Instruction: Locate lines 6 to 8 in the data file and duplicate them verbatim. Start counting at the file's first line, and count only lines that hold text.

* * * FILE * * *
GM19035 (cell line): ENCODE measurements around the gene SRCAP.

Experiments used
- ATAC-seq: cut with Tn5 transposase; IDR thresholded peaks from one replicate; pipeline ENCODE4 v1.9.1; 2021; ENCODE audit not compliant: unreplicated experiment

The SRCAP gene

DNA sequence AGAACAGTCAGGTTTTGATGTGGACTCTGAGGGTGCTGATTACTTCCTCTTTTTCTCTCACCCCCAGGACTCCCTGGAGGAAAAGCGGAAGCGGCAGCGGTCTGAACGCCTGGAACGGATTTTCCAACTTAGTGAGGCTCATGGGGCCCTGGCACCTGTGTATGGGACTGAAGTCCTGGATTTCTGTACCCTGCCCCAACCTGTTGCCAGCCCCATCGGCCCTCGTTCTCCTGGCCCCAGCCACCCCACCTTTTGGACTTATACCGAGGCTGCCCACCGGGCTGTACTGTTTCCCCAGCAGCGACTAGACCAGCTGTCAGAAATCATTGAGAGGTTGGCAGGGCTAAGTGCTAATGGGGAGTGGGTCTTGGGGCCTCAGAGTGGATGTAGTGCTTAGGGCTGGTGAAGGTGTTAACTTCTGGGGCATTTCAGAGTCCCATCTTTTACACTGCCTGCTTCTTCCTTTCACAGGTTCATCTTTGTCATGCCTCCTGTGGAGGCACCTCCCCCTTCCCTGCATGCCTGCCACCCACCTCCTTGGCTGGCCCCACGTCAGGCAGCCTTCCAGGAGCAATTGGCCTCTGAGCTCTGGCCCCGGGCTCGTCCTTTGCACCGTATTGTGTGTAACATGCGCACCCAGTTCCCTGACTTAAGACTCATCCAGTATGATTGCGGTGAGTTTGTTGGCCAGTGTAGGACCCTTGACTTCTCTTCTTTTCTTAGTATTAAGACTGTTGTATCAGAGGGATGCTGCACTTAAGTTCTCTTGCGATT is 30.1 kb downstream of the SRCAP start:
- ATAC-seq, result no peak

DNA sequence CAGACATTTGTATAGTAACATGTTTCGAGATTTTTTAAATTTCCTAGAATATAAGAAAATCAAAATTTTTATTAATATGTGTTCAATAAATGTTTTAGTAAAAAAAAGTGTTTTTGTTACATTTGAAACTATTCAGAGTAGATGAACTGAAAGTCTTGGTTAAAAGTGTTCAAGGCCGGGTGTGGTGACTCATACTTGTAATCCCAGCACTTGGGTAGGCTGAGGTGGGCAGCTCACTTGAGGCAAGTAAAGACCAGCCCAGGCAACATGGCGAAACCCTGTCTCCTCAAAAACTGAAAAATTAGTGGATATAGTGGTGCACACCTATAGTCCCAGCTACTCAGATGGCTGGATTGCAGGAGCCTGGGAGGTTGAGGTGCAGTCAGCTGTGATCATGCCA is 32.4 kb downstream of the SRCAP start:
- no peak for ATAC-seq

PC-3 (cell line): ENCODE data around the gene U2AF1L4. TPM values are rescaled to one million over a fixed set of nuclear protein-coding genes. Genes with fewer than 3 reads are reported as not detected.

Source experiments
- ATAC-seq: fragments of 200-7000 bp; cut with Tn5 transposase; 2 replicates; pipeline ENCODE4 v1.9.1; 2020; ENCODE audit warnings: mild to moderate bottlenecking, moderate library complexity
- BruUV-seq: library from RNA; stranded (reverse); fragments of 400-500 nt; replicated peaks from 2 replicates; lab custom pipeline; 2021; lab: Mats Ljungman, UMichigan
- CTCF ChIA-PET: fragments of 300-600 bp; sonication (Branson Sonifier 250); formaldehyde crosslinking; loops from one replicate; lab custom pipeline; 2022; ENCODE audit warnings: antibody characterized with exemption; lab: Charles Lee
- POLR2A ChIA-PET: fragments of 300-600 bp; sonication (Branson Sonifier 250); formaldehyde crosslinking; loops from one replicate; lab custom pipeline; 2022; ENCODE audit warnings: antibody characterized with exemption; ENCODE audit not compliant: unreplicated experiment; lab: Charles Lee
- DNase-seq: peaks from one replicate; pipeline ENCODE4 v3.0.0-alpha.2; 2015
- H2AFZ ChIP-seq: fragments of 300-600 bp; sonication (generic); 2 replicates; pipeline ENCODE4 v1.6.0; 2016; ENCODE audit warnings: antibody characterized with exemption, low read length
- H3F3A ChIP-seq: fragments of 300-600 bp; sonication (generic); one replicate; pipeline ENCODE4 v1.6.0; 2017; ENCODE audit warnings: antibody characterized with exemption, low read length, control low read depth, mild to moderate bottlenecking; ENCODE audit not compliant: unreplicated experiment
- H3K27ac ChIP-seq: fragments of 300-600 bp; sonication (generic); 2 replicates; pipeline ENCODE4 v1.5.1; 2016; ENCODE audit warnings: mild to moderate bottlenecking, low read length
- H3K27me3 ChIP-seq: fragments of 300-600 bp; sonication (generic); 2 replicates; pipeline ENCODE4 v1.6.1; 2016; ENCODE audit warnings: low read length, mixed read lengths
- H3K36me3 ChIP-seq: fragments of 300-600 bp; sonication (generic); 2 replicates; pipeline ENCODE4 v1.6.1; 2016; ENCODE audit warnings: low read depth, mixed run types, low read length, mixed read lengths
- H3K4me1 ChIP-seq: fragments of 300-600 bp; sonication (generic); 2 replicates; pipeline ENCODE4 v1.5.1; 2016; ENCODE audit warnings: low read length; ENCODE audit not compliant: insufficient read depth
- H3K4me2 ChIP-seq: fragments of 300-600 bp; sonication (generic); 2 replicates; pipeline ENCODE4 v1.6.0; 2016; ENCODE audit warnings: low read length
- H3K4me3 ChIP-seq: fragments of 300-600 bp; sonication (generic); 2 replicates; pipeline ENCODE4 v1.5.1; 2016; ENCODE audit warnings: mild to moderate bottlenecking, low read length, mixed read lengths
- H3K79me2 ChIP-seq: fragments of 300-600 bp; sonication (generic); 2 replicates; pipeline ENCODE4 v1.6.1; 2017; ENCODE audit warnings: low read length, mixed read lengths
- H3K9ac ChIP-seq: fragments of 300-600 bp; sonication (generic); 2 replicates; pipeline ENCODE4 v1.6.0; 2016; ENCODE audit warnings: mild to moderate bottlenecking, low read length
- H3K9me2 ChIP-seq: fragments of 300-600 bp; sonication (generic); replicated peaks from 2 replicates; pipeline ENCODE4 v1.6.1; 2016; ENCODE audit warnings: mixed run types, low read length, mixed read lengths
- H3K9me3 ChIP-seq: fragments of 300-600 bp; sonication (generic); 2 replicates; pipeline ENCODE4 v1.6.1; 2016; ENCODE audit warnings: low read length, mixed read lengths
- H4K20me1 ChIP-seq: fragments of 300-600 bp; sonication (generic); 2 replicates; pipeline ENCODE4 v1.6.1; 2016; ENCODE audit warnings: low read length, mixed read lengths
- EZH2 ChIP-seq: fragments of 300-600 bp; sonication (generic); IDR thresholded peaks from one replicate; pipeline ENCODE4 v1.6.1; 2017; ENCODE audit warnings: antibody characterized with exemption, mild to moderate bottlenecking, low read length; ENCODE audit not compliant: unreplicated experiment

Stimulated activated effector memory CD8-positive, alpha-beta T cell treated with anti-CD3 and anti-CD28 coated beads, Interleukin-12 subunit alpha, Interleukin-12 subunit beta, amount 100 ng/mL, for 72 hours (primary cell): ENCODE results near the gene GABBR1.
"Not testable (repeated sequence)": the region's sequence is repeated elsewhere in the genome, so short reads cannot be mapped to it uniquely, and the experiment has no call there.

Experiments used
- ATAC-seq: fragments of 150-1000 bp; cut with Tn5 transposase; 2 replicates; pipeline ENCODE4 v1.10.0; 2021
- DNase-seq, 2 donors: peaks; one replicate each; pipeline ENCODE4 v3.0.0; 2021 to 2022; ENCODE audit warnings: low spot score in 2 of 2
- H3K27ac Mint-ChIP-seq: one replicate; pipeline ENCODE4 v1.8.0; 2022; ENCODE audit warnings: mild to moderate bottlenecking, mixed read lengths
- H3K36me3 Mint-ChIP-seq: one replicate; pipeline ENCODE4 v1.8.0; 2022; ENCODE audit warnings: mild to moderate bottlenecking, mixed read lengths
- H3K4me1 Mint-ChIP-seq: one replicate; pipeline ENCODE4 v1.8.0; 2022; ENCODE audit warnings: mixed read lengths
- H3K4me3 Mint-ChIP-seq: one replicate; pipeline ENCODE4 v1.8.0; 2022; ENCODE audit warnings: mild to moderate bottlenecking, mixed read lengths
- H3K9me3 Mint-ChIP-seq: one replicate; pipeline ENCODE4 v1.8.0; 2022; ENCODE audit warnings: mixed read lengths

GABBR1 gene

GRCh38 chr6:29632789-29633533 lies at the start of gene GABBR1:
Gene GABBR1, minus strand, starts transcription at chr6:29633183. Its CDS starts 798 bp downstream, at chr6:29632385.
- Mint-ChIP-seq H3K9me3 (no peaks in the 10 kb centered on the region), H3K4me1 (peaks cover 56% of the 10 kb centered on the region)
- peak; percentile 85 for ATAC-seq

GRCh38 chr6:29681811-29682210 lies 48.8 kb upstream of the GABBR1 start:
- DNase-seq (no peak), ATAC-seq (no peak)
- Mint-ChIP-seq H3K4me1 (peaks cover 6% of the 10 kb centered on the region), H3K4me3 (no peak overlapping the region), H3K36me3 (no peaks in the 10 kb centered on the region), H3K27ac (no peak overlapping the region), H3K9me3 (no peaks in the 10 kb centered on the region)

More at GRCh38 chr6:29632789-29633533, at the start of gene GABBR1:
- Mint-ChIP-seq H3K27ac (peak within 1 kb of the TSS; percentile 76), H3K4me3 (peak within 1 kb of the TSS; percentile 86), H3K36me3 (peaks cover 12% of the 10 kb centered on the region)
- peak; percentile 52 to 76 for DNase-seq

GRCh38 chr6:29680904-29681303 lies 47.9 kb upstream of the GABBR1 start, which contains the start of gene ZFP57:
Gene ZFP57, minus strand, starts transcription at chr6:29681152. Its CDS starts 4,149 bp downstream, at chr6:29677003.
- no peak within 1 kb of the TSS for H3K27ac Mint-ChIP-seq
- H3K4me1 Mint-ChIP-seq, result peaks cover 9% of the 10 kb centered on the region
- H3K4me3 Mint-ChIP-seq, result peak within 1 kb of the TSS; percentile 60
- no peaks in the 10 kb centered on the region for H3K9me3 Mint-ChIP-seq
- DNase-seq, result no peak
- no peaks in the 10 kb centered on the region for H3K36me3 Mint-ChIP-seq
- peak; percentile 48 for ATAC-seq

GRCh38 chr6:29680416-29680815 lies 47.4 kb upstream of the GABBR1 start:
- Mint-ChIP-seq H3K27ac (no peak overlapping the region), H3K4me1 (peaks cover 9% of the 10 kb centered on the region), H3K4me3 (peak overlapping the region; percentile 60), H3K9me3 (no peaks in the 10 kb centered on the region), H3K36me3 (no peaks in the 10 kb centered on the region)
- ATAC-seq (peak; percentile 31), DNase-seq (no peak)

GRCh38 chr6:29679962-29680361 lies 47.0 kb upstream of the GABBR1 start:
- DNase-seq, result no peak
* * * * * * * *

- ATAC-seq, result no peak

DNA sequence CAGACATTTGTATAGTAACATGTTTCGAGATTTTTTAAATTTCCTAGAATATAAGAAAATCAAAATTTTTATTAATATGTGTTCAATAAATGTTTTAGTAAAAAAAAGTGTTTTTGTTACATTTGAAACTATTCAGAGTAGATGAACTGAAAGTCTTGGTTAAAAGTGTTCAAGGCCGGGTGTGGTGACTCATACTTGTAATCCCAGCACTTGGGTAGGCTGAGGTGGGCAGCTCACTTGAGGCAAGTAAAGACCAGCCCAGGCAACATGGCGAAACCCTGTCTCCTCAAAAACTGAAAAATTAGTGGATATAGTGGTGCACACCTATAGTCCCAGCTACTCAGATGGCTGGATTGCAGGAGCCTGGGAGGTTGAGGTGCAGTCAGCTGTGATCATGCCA is 32.4 kb downstream of the SRCAP start:
- no peak for ATAC-seq